Why Showing Your Work Will Get You More Work
Have you heard of iceberg hauling?
No? Ah, well then, allow me to regale you.
It all started way back in October 1977 in Iowa, where the International Conference on Iceberg Utilization (yes, that was a real thing) was being held. Sponsored by a Saudi Prince and some crazy-rich Californians, everyone was trying to figure out how to tow icebergs from cold parts of the world, and bring them to warmer climates as a clean water source
A riveting read, I’m sure
In a surprise to absolutely no one, that plan never came to fruition. Even though hundreds of millions of dollars were spent on this idea, no one had anything to show for their work at the end of the day.
Now for us, being the creative types we are, demonstrating our output is one of the most important parts of what we do. If we want to get more clients, we can't just rely on people to stumble across our website or our reels/portfolio, but instead we have to be in a constant state of showing our work.
Thankfully, showing our work can take countless forms
And yes, we can definitely show our stuff off based on our portfolio and our website, but we can (and should) do so much more.
On top of our personal sites, we have countless avenues to demonstrate our work: social media, YouTube, blogging platforms, speaking engagements, and on and on. But why should we even bother?
The more we show off our process, work, and philosophy
The more connected our potential clients will feel to us. They are also far more likely to trust us in doing the work for them.
Think if you were a game developer looking to hire a composer. Would you hire someone who has taken absolutely no efforts to show that they're practicing, doing the work, and engaging in their community regularly?
Or would you rather work with someone who you can connect to, who's posting their stuff on a regular basis (even if it's unfinished) and seems to share a similar creative mindset as you? The answer is pretty clear.
Still, if just a website and a portfolio/demo reel aren't enough, how should we be sharing our stuff?
It does depend on your medium, but there are so many ways to share
If you're more in a creative space (music, sound, video, photography, etc.) then Instagram, YouTube, Vimeo, SoundCloud, and Behance can all be good options.
If you love to write, then Medium, LinkedIn, a newsletter, and even your website can be options. You can even turn those into a podcast.
The key isn't in stressing too much over where you're going to show your work, so long as you share consistently. Many potential clients will love to see that you've shared your stuff, your behind-the-scenes processes, and your work on a regular basis.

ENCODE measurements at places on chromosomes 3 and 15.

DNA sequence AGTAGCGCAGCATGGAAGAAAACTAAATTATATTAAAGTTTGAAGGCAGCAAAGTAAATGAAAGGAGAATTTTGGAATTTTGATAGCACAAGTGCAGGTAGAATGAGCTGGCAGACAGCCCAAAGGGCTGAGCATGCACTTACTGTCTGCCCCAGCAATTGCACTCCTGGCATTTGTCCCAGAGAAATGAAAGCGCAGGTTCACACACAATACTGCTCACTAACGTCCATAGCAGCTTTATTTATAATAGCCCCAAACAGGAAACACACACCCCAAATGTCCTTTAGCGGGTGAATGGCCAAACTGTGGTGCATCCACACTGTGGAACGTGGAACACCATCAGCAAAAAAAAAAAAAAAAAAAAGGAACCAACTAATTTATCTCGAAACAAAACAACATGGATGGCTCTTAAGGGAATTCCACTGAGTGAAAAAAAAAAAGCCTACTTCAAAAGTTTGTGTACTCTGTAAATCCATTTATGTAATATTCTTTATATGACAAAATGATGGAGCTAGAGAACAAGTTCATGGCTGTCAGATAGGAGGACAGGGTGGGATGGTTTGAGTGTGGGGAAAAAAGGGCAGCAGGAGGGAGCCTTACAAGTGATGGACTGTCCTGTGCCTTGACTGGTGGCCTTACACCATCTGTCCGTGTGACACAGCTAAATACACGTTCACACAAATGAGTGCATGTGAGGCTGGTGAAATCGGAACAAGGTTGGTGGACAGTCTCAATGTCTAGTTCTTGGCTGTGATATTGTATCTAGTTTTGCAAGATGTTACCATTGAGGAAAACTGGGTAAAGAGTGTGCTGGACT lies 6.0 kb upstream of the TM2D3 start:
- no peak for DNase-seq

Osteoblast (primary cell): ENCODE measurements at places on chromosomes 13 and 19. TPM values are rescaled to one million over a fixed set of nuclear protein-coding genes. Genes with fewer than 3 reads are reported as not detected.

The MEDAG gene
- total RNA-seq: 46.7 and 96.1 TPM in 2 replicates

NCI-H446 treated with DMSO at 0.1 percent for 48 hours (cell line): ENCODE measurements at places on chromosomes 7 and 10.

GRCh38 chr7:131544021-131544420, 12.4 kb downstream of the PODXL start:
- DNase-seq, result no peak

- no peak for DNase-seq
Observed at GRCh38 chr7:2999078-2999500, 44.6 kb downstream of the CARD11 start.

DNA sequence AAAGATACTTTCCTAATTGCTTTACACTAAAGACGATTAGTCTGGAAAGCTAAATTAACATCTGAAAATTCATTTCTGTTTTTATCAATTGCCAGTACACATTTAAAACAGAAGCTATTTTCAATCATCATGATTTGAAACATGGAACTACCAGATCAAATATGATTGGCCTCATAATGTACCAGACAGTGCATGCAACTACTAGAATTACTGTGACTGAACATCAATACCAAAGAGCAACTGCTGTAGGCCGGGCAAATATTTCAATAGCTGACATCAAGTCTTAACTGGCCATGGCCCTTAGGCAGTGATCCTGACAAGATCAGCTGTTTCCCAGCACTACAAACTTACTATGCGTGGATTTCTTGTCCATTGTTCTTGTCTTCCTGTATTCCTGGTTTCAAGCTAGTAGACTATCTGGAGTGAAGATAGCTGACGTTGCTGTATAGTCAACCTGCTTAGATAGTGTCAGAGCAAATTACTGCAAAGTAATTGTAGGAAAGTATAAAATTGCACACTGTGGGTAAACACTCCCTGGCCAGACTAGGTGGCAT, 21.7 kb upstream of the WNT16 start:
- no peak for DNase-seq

All of this builds trust and shows that you actually enjoy doing what you're doing. Also, this sort of output is more fun for potential clients to engage with, especially when compared to a static demo reel or ever-aging portfolio.
And the thing is, you can start doing this now.
There's no "right time" to start showing your process and your work
No matter what stage of your career you're at, "right now" is a good time to begin sharing.
No, you don't need to produce videos every single day, and no, none of your content has to be as well produced as some of the world's most famous YouTubers.
Just by sheer virtue of the fact that you're making stuff and putting it out there, you become instantly more trustworthy and hireable than others who stay in the shadows and hope others will notice them.
"But Akash, you edible Fabergé egg," you ask "I'm a total beginner, so I don't have anything to show!"
Even if you're a total beginner, you have plenty to show off. Instead of worrying about creating content from scratch, we simply need to think about documenting what we're already doing.
Learning about a new piece of software? Take a picture of that, write a caption about what you're up to, and post it to Instagram. Just found out about a new feature on your camera that took you ages to understand? Write a short blog post that explains things in your words.
Gary Vaynerchuck said it best: "Don't Create. Document."
Now, it's tempting to think that now isn't a good time
And that we should wait until we're "ready."
Unfortunately, all that does is slow down your progress when trying to become a creative pro. The sooner we get into sharing our stuff, even if it's unfinished, and even if we think it's basic, the more likely we are to get noticed by the very people we want to work with.
So let's cover what we went over today
We can (and should) be doing more when it comes to sharing our work than just relying on our websites and reels/portfolios
The more we show off our work, progress, and philosophy, the more likely people are to trust us, and thus, hire us
There are countless places to share our work, so we shouldn't rely solely on our websites
You can do this even if you're a total beginner. Don't create. Document.
When I become a billionaire, I shall revive the iceberg hauling industry
Thankfully we’re not trying to haul icebergs
Which means it’s way easier to show off our stuff. And show our work we must. The more consistent we are with sharing, the more consistently we'll bring in clients, work, and opportunities.
Even still, it can feel terrifying to share our work
So I've created an absolutely insane amount of content for you to help you do just that.
From exclusive free courses, books, sounds, and videos, my newsletter will not only help you improve the quality of your audio work, but also give you the most cutting edge advice on how to get it out there so that you can bring in as much work as possible.